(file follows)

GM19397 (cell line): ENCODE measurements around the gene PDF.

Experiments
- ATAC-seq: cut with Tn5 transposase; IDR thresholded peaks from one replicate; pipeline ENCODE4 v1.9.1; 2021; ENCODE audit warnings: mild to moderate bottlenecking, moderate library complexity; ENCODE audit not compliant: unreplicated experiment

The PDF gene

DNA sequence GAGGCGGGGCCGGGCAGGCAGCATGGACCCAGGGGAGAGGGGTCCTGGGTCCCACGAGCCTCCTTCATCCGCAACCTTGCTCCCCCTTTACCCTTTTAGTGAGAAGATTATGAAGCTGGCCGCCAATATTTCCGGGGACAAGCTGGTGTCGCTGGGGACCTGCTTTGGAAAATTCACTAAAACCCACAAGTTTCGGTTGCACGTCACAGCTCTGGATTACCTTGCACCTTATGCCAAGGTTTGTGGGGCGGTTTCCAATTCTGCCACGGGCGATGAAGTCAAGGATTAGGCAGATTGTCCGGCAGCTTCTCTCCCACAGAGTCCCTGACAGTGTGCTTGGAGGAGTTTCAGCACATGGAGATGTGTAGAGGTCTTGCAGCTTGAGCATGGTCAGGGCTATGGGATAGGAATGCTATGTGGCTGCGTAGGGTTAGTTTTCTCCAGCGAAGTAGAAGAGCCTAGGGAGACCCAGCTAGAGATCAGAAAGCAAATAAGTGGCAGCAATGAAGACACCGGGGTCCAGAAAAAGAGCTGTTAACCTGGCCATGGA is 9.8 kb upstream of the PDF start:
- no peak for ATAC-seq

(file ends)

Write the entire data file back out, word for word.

GM19397 (cell line): ENCODE measurements around the gene PDF.

Experiments
- ATAC-seq: cut with Tn5 transposase; IDR thresholded peaks from one replicate; pipeline ENCODE4 v1.9.1; 2021; ENCODE audit warnings: mild to moderate bottlenecking, moderate library complexity; ENCODE audit not compliant: unreplicated experiment

The PDF gene

DNA sequence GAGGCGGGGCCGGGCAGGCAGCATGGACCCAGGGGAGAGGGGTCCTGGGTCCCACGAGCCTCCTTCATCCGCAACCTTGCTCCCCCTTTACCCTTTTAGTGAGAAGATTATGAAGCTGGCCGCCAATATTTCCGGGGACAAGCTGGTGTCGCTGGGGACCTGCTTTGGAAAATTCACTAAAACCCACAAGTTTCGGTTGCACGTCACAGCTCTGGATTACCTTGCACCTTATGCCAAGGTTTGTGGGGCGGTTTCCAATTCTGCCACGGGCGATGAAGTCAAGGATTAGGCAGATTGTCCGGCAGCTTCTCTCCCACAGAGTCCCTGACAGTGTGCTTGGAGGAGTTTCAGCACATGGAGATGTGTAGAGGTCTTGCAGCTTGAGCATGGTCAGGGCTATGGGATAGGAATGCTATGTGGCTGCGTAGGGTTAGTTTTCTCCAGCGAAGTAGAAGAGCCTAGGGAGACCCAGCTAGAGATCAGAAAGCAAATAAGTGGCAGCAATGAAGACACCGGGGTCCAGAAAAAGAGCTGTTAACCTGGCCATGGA is 9.8 kb upstream of the PDF start:
- no peak for ATAC-seq